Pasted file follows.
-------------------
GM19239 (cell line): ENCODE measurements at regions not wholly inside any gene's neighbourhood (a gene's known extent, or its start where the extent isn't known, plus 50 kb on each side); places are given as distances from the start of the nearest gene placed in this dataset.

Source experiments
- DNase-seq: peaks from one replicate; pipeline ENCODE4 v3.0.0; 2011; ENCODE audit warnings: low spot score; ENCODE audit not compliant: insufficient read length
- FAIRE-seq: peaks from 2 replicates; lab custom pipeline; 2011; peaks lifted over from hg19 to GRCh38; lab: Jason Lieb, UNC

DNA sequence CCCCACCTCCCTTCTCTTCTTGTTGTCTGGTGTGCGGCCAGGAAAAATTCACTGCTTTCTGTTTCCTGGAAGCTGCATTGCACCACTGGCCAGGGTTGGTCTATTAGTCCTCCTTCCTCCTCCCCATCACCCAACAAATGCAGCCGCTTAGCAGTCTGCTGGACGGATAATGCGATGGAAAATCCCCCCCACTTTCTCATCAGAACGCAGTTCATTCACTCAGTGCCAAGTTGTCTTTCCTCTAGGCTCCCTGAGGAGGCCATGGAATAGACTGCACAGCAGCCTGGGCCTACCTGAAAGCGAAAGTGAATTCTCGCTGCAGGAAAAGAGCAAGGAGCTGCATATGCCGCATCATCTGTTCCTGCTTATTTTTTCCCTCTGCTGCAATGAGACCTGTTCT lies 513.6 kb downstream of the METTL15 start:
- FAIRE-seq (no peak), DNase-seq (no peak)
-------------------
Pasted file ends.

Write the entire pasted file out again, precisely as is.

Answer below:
GM19239 (cell line): ENCODE measurements at regions not wholly inside any gene's neighbourhood (a gene's known extent, or its start where the extent isn't known, plus 50 kb on each side); places are given as distances from the start of the nearest gene placed in this dataset.

Source experiments
- DNase-seq: peaks from one replicate; pipeline ENCODE4 v3.0.0; 2011; ENCODE audit warnings: low spot score; ENCODE audit not compliant: insufficient read length
- FAIRE-seq: peaks from 2 replicates; lab custom pipeline; 2011; peaks lifted over from hg19 to GRCh38; lab: Jason Lieb, UNC

DNA sequence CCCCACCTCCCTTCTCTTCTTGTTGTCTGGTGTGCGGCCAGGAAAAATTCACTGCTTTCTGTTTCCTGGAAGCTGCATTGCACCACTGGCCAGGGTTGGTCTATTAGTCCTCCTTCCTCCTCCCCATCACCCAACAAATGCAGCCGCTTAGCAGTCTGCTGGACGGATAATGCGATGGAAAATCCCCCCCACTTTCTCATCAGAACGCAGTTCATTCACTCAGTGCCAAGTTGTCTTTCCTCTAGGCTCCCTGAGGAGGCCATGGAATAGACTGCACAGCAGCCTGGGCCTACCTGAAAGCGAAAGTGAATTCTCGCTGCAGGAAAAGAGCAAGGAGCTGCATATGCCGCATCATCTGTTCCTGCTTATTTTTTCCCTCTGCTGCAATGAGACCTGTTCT lies 513.6 kb downstream of the METTL15 start:
- FAIRE-seq (no peak), DNase-seq (no peak)